North Coogee was the fastest-growing area in Perth, increasing by 23 per cent to 1,700 people, followed by Forrestdale - Harrisdale - Piara Waters (20 per cent).

Outside of Perth, many regions experienced population decline. However the areas to record the highest growth were Busselton (up by 620 people) and Australind - Leschenault (610), both in the state’s south-west.

Hobart at the core of Tasmania's growth

Hobart is the only Australian capital city to record an increasing rate of population growth in each of the past three years, according to data released today by the Australian Bureau of Statistics (ABS).

Although growing at the slowest rate of all capital cities (0.8 per cent in 2014-15), Hobart’s growth rate has been steadily increasing since 2012-13, and is up from 0.6 per cent in 2013-14.

“While the majority (57 per cent) of Tasmanians live outside the state capital, Hobart’s population is growing faster than the rest of the state”, said ABS Director of Demography, Beidar Cho.

“The five areas with the fastest growth in 2014-15 were all located in Hobart”, she said.

These included the eastern area of Rokeby (up by 2.8 per cent), Old Beach - Otago (2.5 per cent) and Kingston Beach - Blackmans Bay (2.1 per cent).

Kingston Beach - Blackmans Bay and Rokeby also had the largest growth in 2014-15, up by 220 and 160 people respectively.

Outside of Hobart, Riverside in Launceston had the largest population growth in 2014-15 (up by 80 people), while Quoiba - Spreyton, just south of Devonport, recorded the fastest growth (up by 1.6 per cent).


Darwin's population still at Top End of growth

Darwin remains one of the fastest-growing capital cities in Australia, according to data released today by the Australian Bureau of Statistics (ABS).

Darwin’s population increased by 1.9 per cent in 2014-15 (up from 1.6 per cent last year), second only to Melbourne (2.1per cent).

ABS Director of Demography Beidar Cho said that newer residential developments, such as those in the satellite city of Palmerston, contributed to Darwin’s strong growth.

“Palmerston - South recorded the fastest growth in the Territory, up by 22 per cent in 2014-15”, she said.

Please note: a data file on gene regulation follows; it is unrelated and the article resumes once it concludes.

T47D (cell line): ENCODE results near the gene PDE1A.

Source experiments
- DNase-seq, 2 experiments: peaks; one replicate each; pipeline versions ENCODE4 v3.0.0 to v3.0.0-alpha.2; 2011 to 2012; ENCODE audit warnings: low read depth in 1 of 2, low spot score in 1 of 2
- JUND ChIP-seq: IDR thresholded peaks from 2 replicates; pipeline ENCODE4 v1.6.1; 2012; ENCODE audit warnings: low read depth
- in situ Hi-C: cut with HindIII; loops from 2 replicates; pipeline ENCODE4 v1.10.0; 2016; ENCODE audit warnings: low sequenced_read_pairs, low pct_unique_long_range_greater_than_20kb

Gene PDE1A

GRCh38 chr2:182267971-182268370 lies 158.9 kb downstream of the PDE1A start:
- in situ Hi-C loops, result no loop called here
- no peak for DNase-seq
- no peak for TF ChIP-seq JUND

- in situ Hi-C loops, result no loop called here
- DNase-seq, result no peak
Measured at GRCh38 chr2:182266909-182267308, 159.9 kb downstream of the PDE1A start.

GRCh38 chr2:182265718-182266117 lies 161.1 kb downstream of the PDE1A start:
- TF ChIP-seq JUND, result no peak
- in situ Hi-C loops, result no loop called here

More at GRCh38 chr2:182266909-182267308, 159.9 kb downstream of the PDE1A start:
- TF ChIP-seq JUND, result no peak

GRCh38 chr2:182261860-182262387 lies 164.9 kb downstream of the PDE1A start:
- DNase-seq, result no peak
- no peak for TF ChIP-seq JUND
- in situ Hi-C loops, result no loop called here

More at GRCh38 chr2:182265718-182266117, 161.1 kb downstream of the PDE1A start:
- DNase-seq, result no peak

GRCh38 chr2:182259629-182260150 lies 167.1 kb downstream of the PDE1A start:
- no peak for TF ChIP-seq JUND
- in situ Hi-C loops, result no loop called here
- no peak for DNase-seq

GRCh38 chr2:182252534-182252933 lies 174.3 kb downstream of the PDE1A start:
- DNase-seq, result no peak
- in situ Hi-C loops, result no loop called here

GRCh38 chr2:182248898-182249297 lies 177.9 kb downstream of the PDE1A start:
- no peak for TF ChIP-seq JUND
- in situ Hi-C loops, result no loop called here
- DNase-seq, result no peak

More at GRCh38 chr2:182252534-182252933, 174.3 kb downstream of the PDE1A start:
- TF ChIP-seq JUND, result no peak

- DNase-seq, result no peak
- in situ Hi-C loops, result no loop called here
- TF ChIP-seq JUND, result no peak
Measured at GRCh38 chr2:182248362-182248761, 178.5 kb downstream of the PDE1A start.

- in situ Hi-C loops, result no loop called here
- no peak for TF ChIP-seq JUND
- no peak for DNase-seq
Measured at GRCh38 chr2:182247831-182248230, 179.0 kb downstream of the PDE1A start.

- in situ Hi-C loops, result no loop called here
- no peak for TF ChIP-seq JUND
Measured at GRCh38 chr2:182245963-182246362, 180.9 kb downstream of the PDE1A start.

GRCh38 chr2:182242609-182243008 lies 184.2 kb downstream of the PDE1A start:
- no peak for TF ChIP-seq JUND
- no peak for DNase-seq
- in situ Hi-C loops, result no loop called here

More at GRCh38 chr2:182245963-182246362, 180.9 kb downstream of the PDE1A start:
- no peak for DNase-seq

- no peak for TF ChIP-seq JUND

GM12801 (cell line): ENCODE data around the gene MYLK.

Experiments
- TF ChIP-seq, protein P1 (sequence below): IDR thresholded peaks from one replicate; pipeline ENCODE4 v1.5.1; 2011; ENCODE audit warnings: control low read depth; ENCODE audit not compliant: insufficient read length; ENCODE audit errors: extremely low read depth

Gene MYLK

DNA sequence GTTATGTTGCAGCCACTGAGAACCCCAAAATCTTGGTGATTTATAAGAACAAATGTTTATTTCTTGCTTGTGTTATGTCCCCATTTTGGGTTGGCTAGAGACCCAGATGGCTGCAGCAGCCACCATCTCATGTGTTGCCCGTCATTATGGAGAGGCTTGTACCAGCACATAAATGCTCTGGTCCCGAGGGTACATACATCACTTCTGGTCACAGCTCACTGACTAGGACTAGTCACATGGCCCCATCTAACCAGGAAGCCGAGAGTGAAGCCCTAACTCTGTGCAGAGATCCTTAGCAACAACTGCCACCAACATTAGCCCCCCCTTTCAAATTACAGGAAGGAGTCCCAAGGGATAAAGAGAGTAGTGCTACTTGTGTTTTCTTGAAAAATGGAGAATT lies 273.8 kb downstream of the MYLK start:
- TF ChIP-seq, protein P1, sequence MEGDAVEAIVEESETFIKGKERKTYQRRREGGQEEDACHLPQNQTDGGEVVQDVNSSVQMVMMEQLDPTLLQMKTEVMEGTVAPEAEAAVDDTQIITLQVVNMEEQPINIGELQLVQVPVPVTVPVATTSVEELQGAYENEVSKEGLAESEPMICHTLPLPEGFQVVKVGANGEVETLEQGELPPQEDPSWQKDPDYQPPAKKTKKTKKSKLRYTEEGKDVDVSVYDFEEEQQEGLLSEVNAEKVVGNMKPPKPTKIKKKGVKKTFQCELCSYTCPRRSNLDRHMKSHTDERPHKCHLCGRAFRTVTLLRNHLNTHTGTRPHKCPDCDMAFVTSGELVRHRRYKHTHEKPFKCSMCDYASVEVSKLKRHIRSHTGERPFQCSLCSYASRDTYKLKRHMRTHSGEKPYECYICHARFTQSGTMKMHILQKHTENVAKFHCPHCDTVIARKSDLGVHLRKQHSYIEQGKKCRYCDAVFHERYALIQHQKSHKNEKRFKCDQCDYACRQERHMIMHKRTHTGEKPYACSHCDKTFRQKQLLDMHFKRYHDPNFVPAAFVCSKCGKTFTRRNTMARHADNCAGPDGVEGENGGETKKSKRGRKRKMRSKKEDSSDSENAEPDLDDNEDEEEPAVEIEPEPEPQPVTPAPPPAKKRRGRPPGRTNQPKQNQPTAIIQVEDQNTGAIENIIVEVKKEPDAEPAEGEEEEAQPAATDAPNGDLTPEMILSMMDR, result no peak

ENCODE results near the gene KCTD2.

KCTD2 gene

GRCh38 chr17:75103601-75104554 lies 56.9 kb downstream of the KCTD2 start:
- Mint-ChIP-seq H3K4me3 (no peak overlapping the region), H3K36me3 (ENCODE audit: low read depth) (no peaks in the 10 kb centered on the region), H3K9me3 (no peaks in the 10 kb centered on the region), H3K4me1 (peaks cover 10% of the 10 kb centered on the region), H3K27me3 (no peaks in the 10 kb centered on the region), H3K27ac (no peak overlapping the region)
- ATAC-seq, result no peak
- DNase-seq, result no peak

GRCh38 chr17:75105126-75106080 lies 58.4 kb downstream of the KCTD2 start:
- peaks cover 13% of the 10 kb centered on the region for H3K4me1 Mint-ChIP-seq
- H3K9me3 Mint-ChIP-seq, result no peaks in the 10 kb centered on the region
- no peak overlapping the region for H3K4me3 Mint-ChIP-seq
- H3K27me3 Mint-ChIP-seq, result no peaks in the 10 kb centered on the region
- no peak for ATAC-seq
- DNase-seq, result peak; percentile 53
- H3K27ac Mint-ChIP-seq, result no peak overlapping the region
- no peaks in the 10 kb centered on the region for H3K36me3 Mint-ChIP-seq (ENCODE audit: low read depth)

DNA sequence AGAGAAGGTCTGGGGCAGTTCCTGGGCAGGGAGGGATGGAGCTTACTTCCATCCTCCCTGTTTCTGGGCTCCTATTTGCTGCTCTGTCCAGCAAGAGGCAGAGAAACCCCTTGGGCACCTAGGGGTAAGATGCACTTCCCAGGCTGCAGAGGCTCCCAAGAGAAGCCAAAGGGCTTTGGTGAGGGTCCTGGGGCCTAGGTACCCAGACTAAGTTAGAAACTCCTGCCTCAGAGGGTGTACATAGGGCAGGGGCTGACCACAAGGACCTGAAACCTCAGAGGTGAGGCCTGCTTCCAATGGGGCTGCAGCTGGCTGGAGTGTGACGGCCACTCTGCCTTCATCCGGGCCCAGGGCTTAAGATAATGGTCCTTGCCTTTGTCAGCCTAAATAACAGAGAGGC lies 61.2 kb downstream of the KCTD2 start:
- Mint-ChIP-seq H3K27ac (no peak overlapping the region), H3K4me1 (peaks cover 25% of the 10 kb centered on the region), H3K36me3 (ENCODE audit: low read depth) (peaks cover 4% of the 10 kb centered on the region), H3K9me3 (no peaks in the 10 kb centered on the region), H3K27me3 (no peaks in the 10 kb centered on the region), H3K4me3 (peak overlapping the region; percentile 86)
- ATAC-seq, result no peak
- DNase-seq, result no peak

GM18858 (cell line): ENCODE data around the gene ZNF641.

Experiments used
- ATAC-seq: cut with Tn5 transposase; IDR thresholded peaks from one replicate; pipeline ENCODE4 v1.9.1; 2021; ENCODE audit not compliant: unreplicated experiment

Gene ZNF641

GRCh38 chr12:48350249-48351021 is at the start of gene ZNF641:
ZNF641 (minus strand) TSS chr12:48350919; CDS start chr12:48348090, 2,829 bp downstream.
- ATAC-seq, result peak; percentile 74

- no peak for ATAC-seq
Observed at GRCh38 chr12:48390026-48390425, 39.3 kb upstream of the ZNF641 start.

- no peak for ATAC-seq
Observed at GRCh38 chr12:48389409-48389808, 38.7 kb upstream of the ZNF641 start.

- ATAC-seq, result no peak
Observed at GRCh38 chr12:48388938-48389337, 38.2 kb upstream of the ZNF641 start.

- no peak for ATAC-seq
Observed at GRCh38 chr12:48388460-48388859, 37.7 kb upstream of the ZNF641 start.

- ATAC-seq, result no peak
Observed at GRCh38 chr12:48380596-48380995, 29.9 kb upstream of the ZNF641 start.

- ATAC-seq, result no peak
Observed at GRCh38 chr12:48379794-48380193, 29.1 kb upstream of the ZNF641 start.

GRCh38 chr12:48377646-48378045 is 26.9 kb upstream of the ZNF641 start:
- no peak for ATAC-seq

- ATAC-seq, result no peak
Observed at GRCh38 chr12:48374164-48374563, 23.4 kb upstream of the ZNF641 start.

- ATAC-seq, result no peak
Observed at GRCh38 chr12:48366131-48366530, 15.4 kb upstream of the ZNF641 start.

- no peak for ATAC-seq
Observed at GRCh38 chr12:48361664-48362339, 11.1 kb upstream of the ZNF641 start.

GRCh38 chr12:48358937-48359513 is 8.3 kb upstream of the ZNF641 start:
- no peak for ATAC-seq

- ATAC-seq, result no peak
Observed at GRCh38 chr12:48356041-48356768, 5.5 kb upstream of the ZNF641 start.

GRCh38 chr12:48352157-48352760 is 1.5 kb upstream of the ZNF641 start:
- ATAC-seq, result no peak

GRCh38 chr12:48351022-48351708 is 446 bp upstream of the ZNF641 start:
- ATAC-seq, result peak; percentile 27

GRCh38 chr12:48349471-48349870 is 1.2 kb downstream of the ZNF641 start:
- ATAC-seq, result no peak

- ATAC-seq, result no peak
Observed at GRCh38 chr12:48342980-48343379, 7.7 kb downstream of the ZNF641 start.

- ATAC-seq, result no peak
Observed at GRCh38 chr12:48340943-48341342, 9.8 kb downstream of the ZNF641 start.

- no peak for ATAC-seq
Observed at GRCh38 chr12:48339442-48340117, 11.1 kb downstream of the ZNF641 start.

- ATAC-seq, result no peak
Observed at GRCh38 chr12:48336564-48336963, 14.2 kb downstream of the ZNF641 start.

Other areas to experience fast growth included Howard Springs (up 17 per cent) and Darwin City (9.5 per cent).

Howard Springs also recorded the largest growth in the Territory in 2014-15, increasing by 810 people, followed by Darwin City (530) and Weddell (250).

For the second consecutive year, the population outside of Greater Darwin declined, by 1.6 per cent.


ACT's south-west has fastest growth in Australia

The newly-developed suburbs of Canberra’s Molonglo Valley are the fastest-growing areas in the country, according to data released today by the Australian Bureau of Statistics (ABS).

The population of ACT - South West, which includes the new suburbs of Wright and Coombs, grew by 127 per cent in 2014-15, to reach 3,600 people. This far exceeded Australia’s next-fastest growing area, Cranbourne East (up 32 per cent) in Melbourne.

ACT - South West was also the largest-growing area in the ACT, increasing by 2,000 people in 2014-15.

However, as ABS Director of Demography Beidar Cho points out, most of Canberra’s growth is still concentrated in the city’s northern region, particularly around Gungahlin and in the inner northern suburbs.

“The population of the northern region increased by 5,100 in 2014-15, compared to 230 for the southern region,” Ms Cho said.

Nine of the top ten largest-growing areas were in the north, including Harrison (up by 1,600 people), Crace (810), Ngunnawal (590), Casey and Franklin (both 520), all in Gungahlin.